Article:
Cape Falcon Kayak spring
Equinox, warmer rain, breaks of sun, chlorophyll floods the
landscape, there is light in the morning and the evening,
the farm comes to life, my whitewater trips are slowly replaced
by surf missions. The thrill of spring is here!
We just finished our first class of the year here at the shop and for
once we had nice weather, in April! We built four kayaks
including these two beautiful Greenland boats, some of the nicest
to ever come out of the shop.
Loren, a past student, returned to the shop to build a new
F1 for herself and her companion. Now 13, he has been
riding like this since he was a puppy.
I was recently given back the very first F1 ever built at my
shop. It's still in good shape and I feel so lucky to get
to paddle it again after all these years.
I finally took the time yesterday to build a real rack for all of the
derelict boats strewn around the shop.
Tom Moen of thomaspaddles.com
dropped off a rack of brand new blades for sale. This
perfect marriage of Red Cedar and Black Locust offers the
toughest, yet lightest wood paddle you can buy. The
shape is mine, but with a much nicer finish than I have ever
produced. Very nice sticks.
A new project that I'm proud to unveil is this fresh batch of
Adirondack Guide Boats. After 5 years of testing the
protoypes I took everything I learned and built a couple
more. One for myself and one for sale. Go and
check out the whole write up as well as photos here.
Ginger is the plant Diva here on the R-evolution Garden organic farm,
and my job is to build things and fix things. Our big addition
this spring is these two 48ft long ROLLING greenhouses. They
slide on 150ft long pipe tracks, allowing us to start things
early and then expose them to the elements so bugs and diseases don't
A few days ago Gin came running across the field, "Brian,
Brian, look what I found!" These elusive little frogs
always present but seldom seen. We both enjoyed a close up look
at the face behind the voice that sings to us at night.
With the sun now making regular appearances I watch with lust and glee
as all of my solar contraptions begin to work!!!! This is
the inlet outlet gauges of the solar bath house loop, giving me a
15 degree temperature rise at 2 gallons per minute. I can't
even tell you how happy this makes me. Projects for
this summer include a big solar oven and solar food dehydrator.
Many of you will remember this kitten from last years update. M
is now almost a cat!
I found a small clearing of these beautiful little flowers while on a
walk the other evening and luckily I had my iPhone 4s on me to catch
the shot. After years of DSLR addiction, things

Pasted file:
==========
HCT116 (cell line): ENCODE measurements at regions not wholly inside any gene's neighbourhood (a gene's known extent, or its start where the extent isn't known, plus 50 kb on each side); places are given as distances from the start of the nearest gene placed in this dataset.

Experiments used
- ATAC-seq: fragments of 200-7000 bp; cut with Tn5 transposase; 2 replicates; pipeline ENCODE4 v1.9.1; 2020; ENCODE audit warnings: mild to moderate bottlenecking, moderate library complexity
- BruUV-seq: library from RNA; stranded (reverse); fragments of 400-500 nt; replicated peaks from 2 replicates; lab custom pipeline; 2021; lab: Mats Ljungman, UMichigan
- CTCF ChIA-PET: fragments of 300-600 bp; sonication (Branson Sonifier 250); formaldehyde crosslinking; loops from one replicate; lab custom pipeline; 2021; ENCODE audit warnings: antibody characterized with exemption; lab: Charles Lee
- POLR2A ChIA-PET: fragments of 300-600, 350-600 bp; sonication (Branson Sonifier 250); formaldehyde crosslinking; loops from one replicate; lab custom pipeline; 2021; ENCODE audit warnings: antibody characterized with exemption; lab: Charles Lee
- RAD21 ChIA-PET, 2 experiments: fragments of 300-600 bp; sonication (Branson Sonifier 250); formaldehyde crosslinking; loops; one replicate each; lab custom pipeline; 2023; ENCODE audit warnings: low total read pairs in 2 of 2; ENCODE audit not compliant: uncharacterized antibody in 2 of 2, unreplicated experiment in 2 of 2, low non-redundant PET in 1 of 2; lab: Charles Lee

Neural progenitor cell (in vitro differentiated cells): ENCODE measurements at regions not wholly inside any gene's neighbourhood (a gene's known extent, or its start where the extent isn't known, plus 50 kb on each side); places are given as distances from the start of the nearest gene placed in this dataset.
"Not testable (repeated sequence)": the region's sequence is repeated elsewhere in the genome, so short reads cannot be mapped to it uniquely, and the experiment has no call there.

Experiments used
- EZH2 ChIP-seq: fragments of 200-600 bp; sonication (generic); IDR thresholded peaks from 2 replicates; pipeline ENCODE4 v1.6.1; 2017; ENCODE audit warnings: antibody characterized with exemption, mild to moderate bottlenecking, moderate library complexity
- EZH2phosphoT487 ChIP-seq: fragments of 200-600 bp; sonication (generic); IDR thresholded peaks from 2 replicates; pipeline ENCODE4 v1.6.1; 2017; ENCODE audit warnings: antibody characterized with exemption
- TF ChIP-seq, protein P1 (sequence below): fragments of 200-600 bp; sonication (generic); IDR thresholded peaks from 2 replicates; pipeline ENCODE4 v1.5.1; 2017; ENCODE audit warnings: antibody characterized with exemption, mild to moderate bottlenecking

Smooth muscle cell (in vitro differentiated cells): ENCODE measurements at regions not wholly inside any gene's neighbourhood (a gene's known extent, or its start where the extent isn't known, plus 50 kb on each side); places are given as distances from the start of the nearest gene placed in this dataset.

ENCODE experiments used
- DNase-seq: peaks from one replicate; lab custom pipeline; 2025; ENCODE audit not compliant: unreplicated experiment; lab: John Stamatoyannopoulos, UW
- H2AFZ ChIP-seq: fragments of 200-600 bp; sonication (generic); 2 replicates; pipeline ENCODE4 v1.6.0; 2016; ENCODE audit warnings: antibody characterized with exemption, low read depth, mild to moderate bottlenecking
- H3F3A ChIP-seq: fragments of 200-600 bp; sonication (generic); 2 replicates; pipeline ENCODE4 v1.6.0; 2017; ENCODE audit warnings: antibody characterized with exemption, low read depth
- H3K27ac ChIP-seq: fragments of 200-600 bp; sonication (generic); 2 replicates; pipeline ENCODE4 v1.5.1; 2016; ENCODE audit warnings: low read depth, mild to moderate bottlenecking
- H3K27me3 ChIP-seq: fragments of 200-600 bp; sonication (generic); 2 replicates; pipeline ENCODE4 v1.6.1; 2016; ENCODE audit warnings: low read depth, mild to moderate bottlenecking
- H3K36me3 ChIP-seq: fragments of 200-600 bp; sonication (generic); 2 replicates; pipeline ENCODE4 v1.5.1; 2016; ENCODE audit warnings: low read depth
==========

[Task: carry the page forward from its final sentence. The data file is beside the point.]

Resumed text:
have come full circle and I've been really enjoying using the 4s
as my primary camera. It has a great little lens but no
zoom, no exposure control, limited focus
control. I like it because it forces me to adapt and be
creative. You can get a great photo out of it if you know
how to work within it's limitations. It's a lot of
fun. Like most wide angle point and shoots, it loves
to get close.
Stranded on an island in the bay, this eroded piece of driftwood is one
of the natural wonders of my world. I've always said that
if I had a blind girlfriend I would take her here to impress
her! It's as tactilly wonderful as it is visually
On the paddling side of things, I'm still doing what I always
do, boating, boating, and more boating.
It's the most important thing one can do as a designer. I'm
pretty happy with the current quiver of Cape Falcon Kayaks, but
every year things get a little bit more refined, a little
better. The video project is still happening and we
are making slow project toward a release date of summer
solstice. I do a lot of things with my time so everything
takes longer than I expect, with summer approaching I can't
imagine that problem will get any better. Classes are
mostly full for the year, although we still have a few spaces
September, the nicest class of the year. Hey,
I'd be happy to take September off to go surfing, but it seems to
me like someone out there would want to come build a boat during the
best month of the year? Sheesh.
Anyways, that's all for now. Maybe I'll see ya at the
Back to Cape Falcon Kayak
I've been doing this for eight years and I have a reputation for
getting things right. In spite of my obsessive
perfectionism, even the best of us screw up once in a while
though. I was quite shocked when this gentleman had a hard time
fitting into his new Greenland kayak. He got
in, but I want things to go a little smoother for liability
reasons. "We can totally fix this.", I
said. At the end of the class with evening approaching I
hauled out all my tools and got to work. I carved down the
back of his coaming first, next I crawled inside with an ANGLE
grinder and reshaped the underside of the Masik, the spinning wheel
just millimeters from the skin the whole time. Then I reached as
far as I possibly could forward and cut out the offending ribs that
caught his heels. Using a razor sharp chisel at the full
extension of my arm I delicately cut out two pocket mortises and then
steam bent a new rib in place, fastening it in place with bronze
ring nails. He slid in much better when I was
done. Rebuilding a frame deep inside a finished boat isn't
something you get to do every day. It looks authentic and
mimics the rib repairs seen in just about every qajaq in a
I strive to never make mistakes, but when I do I WILL fix
the problem, whether that means a crazy repair, or even a
brand new boat.